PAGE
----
Mrs. Tinkham’s Cabin by Joanie DiMartino


“The smell of blubber,
pigs and hens running about…”

—Clara Tinkham, unknown newspaper, 18–


Even on what whalers call
calm waters,
my belly pitches,

bilious, empties itself
in this wooden bucket
I must keep close

while I stand at the bulwark,
stare only toward the horizon,
fierce for sight

of an island, some terra firma,
a place to steady my feet
that does not roll

on swells, this sea
like a sullen arpeggio,
the slight notes

of my parlor organ
waft in sails
soured with farm stench

and salt wind,
though I cannot crane
my neck upwards

to view the canvas,
for the sky is bold
with vertigo,

and I weary of purges,
so I seek the gimbaled bed
in this fair cabin,

rest and peck
at hardtack: there are hens
enough on deck.






Clara Tinkham's Cabin, recreated. Photo courtesy of the Mystic Seaport.
Clara Tinkham’s Cabin, recreated. Photo courtesy of Mystic Seaport.











About the Author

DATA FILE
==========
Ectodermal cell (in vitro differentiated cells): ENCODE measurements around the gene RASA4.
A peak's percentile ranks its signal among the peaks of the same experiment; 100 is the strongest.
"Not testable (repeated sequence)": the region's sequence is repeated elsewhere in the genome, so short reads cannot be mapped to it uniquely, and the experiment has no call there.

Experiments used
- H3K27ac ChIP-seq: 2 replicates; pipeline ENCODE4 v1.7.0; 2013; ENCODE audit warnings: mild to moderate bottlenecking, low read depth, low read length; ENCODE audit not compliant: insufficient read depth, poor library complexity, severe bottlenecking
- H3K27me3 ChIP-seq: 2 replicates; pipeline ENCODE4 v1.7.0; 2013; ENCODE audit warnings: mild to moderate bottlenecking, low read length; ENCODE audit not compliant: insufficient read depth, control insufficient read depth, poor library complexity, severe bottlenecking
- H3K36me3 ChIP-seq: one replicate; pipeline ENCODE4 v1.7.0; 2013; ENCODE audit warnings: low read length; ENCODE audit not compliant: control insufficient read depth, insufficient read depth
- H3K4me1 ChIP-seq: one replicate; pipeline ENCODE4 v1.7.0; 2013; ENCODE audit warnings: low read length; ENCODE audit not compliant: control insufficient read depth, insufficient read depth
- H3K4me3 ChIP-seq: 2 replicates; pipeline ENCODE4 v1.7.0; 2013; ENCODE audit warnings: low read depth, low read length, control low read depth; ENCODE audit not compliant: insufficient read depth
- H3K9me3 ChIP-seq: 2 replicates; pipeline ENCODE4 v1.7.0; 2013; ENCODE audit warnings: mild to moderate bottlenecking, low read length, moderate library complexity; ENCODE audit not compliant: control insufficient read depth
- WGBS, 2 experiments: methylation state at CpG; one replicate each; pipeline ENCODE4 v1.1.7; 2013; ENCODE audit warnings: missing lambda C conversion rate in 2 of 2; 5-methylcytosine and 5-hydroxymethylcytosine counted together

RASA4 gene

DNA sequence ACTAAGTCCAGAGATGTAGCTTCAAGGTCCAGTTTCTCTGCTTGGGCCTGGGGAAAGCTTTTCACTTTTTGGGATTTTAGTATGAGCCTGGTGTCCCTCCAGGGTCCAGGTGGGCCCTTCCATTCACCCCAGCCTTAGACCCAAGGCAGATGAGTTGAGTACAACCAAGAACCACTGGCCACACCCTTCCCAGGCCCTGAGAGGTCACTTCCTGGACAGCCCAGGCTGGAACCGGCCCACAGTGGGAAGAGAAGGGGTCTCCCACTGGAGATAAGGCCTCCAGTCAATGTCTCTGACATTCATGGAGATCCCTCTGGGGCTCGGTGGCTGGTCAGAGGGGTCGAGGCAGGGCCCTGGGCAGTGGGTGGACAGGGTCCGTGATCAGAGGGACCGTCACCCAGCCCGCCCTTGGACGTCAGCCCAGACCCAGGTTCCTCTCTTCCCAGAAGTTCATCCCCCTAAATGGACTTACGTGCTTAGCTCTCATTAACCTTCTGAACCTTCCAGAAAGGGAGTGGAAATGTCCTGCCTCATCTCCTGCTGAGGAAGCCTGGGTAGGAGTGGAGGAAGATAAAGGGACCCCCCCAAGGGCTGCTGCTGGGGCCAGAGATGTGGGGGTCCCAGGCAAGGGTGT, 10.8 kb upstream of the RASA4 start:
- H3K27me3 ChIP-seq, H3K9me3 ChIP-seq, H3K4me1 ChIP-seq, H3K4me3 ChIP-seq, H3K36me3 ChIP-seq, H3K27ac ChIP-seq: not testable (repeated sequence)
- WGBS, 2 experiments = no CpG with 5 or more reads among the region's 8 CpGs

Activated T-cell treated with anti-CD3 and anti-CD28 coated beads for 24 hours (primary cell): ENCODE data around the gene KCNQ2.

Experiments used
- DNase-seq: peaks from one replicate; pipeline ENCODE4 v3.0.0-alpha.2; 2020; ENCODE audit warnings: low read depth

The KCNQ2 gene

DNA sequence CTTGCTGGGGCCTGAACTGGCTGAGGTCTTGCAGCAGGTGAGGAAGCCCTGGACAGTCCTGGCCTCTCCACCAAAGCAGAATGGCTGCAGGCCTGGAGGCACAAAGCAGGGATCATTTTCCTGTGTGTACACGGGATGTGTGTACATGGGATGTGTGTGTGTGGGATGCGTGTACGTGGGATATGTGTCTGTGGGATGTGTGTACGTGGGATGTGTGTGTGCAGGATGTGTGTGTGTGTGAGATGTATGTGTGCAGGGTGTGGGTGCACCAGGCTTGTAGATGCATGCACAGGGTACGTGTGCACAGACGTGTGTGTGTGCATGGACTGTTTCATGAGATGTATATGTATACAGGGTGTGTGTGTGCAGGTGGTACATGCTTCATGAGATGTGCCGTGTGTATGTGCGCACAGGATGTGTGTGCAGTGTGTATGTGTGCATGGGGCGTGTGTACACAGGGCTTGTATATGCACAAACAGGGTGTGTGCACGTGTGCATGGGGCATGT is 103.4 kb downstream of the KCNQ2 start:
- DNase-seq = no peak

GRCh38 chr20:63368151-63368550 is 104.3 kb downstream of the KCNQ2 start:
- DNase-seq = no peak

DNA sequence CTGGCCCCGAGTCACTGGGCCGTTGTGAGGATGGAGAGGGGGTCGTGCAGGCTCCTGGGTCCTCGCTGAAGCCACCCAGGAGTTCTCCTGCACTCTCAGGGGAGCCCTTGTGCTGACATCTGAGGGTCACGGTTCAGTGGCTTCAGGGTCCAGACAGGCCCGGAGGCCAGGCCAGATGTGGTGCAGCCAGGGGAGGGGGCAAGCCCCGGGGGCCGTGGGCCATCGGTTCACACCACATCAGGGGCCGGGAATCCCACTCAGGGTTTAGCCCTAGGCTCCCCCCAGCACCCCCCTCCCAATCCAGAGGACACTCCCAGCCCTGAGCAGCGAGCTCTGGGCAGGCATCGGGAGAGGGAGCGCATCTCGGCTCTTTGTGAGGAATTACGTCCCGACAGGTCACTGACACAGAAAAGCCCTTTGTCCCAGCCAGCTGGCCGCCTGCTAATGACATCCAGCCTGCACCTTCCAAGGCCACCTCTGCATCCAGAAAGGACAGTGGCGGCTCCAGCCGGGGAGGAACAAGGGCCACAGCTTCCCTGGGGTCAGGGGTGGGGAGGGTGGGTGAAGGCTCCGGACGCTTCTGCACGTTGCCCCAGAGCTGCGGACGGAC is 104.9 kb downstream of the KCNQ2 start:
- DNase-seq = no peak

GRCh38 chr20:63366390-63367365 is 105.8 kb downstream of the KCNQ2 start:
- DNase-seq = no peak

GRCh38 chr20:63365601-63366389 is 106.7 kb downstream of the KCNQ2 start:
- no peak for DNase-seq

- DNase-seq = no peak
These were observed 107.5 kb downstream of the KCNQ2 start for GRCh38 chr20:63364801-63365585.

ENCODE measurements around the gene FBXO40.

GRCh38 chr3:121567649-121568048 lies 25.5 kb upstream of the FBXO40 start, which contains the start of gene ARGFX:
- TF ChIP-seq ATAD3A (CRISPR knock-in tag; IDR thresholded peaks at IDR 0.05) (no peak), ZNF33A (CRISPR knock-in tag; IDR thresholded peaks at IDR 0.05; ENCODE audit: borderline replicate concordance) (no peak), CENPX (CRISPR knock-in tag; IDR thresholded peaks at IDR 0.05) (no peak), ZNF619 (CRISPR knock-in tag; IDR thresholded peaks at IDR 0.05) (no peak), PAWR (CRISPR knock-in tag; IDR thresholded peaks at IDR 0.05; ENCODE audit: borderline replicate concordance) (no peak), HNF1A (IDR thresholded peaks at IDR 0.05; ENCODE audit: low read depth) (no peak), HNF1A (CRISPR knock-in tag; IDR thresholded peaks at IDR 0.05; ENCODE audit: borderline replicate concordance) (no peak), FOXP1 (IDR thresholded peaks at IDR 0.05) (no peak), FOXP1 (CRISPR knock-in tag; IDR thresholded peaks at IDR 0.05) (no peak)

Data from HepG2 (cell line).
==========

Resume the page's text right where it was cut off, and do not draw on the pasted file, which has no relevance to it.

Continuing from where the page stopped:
Joanie DiMartino has work published in many literary journals and anthologies, including Modern Haiku, Alimentum, Calyx, and Circe’s Lament: An Anthology of Wild Women. She is a past winner of the Betty Gabehart Award in Poetry from the Kentucky Women Writers Conference. DiMartino is the author of two collections of poetry, Licking the Spoon and Strange Girls, and is completing her third manuscript, Wood to Skin, about the nineteenth-century whaling industry; prior to writing the manuscript, she was a 38th Voyager on the Charles W. Morgan. A historian, DiMartino has spent over twenty years in the museum field and currently serves as the executive director of the Smith-Harris House in East Lyme, CT.